Throughout the spring spawning season, which runs from mid-March through April, mature shad that are held in the hatchery’s closely monitored, 3,500-gallon spawning tanks periodically release eggs and sperm.
On the morning after an overnight spawning event, pea-sized eggs are filtered into an egg collection tank.
“Bad eggs” are removed from the tank before fertilized eggs are measured by volume and placed in incubation jars to grow.
Eggs that survive to the “eyed” stage are moved to one of four culture tanks, where they will hatch into larval fish within a week.
After a few more days spent in the safety of the culture tanks, the larval fish absorb their nutritive yolk sac and transform into fry that are ready to feed on their own in their natural habitat.
Before the hatchery-produced fish are released into the Nanticoke River, scientists mark them with oxytetracycline. Tracking the fish will allow scientists to gauge their survival and stocking success over time.
Six years of sampling surveys on the Nanticoke River show that adult American shad abundance has increased, while the number of hatchery-produced juveniles has decreased. According to hatchery manager Mike Stengl, this suggests the hatchery is succeeding in its long-term goal: to reduce the percentage of hatchery-grown fish in the river and encourage the wild population to spawn on its own.
Success at the Nanticoke Shad Hatchery and at other hatcheries across the region are giving American shad a second chance at survival in the watershed.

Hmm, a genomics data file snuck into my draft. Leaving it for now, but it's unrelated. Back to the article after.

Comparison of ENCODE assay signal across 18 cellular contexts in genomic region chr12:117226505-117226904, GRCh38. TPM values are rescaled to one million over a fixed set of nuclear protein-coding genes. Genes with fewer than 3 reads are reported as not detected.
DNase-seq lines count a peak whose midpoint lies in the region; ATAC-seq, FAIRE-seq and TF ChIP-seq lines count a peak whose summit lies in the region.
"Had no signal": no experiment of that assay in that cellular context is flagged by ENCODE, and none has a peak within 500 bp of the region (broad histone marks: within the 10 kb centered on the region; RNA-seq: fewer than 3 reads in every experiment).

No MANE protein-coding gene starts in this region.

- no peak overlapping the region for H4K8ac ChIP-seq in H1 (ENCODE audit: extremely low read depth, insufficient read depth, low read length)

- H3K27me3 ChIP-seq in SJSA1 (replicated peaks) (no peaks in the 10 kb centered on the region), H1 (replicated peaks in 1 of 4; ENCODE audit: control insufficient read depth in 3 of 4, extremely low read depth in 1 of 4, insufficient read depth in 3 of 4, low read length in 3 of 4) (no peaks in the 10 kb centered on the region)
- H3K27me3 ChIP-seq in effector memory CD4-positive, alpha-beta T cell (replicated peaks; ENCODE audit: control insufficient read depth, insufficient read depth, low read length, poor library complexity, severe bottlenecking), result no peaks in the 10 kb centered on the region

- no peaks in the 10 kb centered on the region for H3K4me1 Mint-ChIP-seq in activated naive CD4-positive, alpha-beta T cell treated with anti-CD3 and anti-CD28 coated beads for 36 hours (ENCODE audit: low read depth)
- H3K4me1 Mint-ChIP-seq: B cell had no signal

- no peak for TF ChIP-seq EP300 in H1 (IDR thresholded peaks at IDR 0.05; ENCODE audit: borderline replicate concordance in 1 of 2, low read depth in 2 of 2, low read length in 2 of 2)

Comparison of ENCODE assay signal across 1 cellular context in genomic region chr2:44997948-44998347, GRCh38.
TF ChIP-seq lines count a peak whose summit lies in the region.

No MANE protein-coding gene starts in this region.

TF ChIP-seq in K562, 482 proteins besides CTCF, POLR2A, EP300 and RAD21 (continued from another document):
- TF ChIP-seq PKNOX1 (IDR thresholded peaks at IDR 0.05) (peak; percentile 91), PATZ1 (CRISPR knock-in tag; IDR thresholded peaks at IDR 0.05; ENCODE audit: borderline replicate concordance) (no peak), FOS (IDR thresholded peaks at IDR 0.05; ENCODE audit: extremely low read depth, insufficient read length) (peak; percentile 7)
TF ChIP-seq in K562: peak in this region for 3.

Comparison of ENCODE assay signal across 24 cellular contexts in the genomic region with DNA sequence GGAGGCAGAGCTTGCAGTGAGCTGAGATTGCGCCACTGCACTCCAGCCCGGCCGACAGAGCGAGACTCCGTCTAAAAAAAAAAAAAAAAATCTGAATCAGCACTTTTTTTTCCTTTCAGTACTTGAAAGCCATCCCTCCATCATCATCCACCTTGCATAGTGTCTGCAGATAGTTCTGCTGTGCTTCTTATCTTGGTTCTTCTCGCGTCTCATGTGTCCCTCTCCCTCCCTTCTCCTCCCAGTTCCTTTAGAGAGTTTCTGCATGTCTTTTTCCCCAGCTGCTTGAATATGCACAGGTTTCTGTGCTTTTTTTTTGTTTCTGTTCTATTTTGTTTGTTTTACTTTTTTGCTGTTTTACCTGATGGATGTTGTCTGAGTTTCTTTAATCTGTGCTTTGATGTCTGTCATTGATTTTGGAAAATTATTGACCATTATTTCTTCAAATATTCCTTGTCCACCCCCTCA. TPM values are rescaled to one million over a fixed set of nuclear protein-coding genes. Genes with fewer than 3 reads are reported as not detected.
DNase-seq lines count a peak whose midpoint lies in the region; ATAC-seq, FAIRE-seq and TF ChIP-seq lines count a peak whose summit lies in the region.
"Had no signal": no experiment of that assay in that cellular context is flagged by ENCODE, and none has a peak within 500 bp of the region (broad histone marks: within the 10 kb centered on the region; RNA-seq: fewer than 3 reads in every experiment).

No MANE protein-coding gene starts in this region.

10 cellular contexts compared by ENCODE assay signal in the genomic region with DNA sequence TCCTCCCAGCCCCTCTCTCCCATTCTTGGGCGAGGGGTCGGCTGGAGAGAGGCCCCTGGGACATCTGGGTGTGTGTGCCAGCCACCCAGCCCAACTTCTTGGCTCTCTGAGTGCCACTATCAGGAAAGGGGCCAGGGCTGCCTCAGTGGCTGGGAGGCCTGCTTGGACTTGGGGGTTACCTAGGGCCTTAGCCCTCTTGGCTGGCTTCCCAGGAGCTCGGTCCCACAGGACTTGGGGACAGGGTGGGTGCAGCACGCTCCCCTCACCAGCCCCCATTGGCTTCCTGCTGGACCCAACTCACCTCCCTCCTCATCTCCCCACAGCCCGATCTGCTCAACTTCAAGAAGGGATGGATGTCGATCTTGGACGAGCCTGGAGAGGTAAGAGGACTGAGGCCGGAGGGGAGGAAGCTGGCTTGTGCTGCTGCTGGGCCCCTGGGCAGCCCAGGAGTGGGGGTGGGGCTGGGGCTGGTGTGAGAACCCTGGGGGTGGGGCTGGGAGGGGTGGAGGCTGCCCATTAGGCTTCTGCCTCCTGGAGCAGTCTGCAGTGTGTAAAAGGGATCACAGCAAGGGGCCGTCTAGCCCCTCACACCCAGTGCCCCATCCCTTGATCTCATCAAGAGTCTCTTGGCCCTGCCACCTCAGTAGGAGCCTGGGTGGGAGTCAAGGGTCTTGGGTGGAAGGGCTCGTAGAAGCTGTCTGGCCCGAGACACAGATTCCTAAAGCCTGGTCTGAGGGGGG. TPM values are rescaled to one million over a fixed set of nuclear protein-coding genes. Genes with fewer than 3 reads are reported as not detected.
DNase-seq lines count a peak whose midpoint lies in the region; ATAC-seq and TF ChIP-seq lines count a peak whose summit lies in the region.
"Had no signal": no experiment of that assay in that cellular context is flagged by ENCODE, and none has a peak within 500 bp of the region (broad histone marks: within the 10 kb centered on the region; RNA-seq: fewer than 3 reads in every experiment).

View more photos on the Chesapeake Bay Program Flickr page.
Natural gas resources underlie almost half of the Chesapeake Bay watershed, but some of the regulations that govern Bay cleanup do not take extraction-related pollution into account.
According to the Chesapeake Bay Program’s Scientific and Technical Advisory Committee (STAC), more research is needed to track the environmental effects of natural gas extraction and to help jurisdictions determine whether or not they must implement conservation practices to offset potential pollution loads and meet the Bay pollution diet.
Image courtesy WCN24/7/Flickr
The pollution diet, or Total Maximum Daily Load (TMDL), limits the amount of nutrient and sediment pollution that can enter the Bay from across the watershed. According to STAC, hydraulic fracturing, or “fracking,” has the potential to change local pollution loads, as natural gas extraction increases the erosion of sediment into local rivers and withdraws water from area sources, altering aquatic habitat and river flow.
In a factsheet released this week, STAC outlines the recommendations that the panel made following a workshop on shale gas development. STAC recommends that the Bay Program incorporate natural gas drilling into the Bay Watershed Model, which estimates the amount of nutrients and sediment reaching the Bay. STAC also recommends that the industry, scientific and policy-making communities continue to research shale gas development and implement conservation practices to lower natural gas extraction’s cumulative impact on the Bay.
Read more about the environmental effects of shale gas development in the watershed.